Behaviour, Development and Evolution – an Introductory Blog (3/3)

A Perspective on Humans

My central academic interests have been with the development and evolution of behaviour and I have long been concerned with the relevance of my work to humans.  The notion of genetic determination, which was so firmly embedded in evolutionary theory, has seriously interfered with attempts to understand the dynamics of behavioural development and its role in evolution. If anything has been learned in recent years, it is that what an individual does in its life is conditional and depends on the reciprocal character of the transactions with the world about it.

This knowledge also points to ways in which its own behaviour can provide the variation that influences the subsequent course of evolution.  When developmental issues are joined with questions about evolution, it becomes easier to perceive how an organism’s behaviour can initiate and shape evolutionary change.  These changes in biological thinking affect the relations between the natural and the social sciences. The biggest block to bringing the biological and social sciences together was the presumption that Darwinian evolution implied genetic determinism. This block has now been removed by advances in biological thought and by a greatly improved understanding of development.

The origins of much violence in human society involve many inherited dispositions or adverse experiences in early life. The consequences of these developmental abnormalities are expressed as harmful or psychopathic behaviour already, before the age of three, and may persist throughout life. However, in a humane society much can be done to help such troubled people by identifying them early on, giving their parents extra support, treating them with sensitivity and not punishing them for bad behaviour. They need not be treated as irredeemable and effectively given a life sentence.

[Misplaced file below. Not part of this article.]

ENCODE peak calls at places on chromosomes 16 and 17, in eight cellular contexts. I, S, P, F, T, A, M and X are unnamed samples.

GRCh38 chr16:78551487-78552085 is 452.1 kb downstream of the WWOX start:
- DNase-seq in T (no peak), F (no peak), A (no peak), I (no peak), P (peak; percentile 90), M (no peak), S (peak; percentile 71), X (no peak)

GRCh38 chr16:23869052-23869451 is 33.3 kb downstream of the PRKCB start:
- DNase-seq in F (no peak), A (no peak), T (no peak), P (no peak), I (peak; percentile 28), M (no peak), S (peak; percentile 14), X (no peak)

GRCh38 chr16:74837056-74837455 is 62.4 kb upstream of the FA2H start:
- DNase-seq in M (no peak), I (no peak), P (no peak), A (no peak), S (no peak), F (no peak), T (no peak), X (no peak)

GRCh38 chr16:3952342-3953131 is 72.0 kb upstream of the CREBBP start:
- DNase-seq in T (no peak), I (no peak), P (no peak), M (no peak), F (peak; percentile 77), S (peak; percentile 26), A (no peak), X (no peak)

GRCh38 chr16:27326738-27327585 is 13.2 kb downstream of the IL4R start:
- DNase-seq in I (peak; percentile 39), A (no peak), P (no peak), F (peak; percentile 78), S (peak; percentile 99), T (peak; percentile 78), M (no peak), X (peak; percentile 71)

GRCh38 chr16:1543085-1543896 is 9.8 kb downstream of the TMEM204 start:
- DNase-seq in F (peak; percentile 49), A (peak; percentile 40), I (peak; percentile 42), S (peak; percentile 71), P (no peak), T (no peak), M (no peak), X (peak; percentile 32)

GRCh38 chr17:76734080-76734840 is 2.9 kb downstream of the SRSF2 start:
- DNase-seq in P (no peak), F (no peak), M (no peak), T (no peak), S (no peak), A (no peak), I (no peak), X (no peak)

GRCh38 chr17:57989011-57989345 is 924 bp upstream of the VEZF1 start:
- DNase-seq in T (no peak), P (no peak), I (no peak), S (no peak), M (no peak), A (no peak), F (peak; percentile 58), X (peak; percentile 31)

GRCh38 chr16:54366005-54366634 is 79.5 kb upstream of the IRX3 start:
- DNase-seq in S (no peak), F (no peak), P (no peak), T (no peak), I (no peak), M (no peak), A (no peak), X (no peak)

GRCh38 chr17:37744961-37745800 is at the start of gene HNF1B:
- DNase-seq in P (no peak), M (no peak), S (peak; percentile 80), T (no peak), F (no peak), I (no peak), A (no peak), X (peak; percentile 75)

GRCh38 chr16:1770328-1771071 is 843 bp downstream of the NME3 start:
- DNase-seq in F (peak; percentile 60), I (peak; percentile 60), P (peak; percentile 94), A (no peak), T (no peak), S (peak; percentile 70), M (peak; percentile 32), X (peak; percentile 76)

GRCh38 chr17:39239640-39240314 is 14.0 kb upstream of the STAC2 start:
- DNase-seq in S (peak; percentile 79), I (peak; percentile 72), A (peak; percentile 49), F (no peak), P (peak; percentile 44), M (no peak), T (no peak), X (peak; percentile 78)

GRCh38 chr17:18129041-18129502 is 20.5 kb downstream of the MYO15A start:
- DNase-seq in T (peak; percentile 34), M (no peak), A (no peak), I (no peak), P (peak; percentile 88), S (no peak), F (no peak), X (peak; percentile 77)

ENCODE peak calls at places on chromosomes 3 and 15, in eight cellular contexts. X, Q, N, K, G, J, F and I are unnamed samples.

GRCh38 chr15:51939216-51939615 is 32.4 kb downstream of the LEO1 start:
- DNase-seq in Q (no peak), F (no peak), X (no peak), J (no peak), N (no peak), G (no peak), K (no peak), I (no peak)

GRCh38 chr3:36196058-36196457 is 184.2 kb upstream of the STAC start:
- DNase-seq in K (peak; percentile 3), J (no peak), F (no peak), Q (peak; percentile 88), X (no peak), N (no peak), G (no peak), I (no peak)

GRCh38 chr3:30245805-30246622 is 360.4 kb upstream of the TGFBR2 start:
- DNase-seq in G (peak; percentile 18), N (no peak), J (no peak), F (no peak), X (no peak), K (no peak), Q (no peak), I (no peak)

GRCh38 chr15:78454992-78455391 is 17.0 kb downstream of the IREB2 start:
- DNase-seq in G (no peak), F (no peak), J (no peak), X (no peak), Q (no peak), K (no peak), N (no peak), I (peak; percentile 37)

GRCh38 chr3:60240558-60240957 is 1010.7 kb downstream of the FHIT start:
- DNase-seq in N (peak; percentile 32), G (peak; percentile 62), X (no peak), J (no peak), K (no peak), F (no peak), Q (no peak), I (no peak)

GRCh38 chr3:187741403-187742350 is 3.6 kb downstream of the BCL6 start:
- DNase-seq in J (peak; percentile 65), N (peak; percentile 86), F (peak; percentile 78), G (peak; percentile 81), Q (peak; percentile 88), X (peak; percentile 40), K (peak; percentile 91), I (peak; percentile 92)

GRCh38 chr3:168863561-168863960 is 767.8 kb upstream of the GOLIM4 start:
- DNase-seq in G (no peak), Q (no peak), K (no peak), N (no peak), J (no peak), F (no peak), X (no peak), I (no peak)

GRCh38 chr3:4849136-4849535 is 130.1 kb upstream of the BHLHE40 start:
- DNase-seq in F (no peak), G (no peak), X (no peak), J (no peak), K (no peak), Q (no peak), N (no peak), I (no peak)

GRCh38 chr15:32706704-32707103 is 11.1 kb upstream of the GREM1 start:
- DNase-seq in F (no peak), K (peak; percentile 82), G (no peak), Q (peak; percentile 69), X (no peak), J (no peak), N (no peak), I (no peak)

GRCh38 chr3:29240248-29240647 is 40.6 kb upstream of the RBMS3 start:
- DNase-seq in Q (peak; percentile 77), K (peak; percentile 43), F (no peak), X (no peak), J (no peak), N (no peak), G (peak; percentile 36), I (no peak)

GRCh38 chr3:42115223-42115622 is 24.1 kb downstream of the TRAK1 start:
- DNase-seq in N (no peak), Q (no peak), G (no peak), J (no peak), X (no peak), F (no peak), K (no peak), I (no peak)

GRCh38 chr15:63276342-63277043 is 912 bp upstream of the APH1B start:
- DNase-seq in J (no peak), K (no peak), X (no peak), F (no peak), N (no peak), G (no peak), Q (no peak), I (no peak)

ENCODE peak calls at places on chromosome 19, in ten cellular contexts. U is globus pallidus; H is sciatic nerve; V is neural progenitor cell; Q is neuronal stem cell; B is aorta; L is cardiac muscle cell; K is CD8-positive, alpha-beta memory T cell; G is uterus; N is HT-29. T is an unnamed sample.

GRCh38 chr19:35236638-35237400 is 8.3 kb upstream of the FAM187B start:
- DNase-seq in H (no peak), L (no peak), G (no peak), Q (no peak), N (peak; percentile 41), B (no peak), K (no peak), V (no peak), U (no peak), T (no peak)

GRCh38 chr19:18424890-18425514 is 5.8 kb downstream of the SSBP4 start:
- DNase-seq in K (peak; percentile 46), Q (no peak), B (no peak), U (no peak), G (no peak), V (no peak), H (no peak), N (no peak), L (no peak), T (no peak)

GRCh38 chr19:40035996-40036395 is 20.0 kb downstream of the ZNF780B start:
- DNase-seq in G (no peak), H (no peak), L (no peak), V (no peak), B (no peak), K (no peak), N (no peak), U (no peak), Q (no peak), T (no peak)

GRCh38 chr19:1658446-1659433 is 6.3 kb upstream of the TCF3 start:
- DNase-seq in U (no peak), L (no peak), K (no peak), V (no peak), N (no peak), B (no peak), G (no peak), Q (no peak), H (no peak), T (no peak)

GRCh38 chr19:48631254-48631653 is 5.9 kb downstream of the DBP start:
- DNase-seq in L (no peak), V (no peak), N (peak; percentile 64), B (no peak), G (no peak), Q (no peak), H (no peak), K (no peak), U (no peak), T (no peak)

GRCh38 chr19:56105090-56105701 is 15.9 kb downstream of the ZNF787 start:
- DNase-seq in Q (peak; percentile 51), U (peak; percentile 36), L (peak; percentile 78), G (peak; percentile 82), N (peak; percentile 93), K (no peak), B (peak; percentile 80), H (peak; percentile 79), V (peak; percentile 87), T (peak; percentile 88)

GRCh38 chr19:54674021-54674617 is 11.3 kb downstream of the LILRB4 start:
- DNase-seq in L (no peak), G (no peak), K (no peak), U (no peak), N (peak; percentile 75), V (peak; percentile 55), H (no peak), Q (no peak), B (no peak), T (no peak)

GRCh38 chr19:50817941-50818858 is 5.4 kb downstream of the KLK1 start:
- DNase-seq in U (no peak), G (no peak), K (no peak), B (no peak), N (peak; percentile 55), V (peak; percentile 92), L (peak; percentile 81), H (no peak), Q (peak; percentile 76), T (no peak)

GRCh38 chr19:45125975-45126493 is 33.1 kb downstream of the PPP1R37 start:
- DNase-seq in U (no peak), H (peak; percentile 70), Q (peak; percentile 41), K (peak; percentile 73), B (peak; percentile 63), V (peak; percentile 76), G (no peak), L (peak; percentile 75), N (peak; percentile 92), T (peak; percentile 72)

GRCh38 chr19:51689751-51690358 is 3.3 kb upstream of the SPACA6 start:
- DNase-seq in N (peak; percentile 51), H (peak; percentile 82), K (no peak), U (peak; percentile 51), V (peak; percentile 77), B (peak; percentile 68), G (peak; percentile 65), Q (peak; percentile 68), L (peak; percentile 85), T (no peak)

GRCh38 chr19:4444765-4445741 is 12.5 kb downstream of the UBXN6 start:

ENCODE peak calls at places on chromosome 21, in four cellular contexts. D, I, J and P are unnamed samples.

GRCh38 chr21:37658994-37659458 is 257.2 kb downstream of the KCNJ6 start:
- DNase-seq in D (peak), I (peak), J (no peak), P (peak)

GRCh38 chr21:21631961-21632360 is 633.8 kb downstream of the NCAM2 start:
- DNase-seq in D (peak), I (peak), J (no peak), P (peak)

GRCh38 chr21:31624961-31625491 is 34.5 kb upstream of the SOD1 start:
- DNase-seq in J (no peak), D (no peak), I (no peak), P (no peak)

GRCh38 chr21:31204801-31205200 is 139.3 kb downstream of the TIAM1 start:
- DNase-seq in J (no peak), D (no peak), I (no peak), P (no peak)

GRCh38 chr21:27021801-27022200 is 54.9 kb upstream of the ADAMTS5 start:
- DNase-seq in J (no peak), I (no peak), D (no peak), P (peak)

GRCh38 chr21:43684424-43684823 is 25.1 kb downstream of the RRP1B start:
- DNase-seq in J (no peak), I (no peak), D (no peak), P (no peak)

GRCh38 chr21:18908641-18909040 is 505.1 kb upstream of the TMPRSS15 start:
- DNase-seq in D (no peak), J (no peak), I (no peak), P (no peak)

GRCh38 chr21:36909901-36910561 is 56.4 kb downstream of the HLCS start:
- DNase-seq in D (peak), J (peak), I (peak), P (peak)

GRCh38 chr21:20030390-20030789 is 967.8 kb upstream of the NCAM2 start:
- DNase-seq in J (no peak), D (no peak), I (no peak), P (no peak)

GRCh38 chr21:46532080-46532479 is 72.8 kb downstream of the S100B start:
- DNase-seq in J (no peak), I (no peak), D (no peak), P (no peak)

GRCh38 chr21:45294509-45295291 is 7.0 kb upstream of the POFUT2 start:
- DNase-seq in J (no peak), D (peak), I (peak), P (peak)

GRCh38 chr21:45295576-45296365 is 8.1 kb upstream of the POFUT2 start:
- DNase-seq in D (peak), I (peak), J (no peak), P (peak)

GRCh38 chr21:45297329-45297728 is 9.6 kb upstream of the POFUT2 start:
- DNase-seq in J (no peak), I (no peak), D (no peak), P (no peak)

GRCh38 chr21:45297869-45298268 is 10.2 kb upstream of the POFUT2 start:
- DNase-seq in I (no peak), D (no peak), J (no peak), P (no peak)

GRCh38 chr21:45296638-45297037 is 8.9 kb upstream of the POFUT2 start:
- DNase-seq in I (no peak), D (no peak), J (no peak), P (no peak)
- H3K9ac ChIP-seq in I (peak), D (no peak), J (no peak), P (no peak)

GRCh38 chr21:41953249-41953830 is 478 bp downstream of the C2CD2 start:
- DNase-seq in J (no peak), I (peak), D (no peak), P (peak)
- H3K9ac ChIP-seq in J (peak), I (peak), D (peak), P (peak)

In many social contexts a person might weigh up consciously or unconsciously the benefits to themselves of behaving in a particular way. The benefits of cooperation might include avoiding disapproval or punishment by other people.  These dispositions can conflict with powerful impulses to act in ways that benefit the social group, the tribe, or some larger assemblage without any direct benefits to the individual. Humans may cooperate with individuals they regard as belonging to their own social group and express fear or hate of those individuals they regard as being different or foreign. They may be influenced by their desire for leadership and strongly disapprove of anybody who does not conform with their views. None of these impulses are invariant. They can be, and often are, changed by experience. Conformism and the expression of fear and hate can be inhibited, or modified either by social norms or by becoming aware of the damaging consequences of allowing full reign to such impulses.

The impact of bringing together evidence from different areas of knowledge is on how humans change institutional rule that have become dysfunctional or design public health measures when mismatches occur between themselves and their environments.  It affects how humans think about themselves and their own capacity for change. The biological approach to human psychology does not imply that individuals do not have free choices. Through their decisions individuals clearly do make a big difference to what happens in their own lives and the lives of others.

 

You can read Behaviour, Development and Evolution for free here.

Go back to part one or part two.

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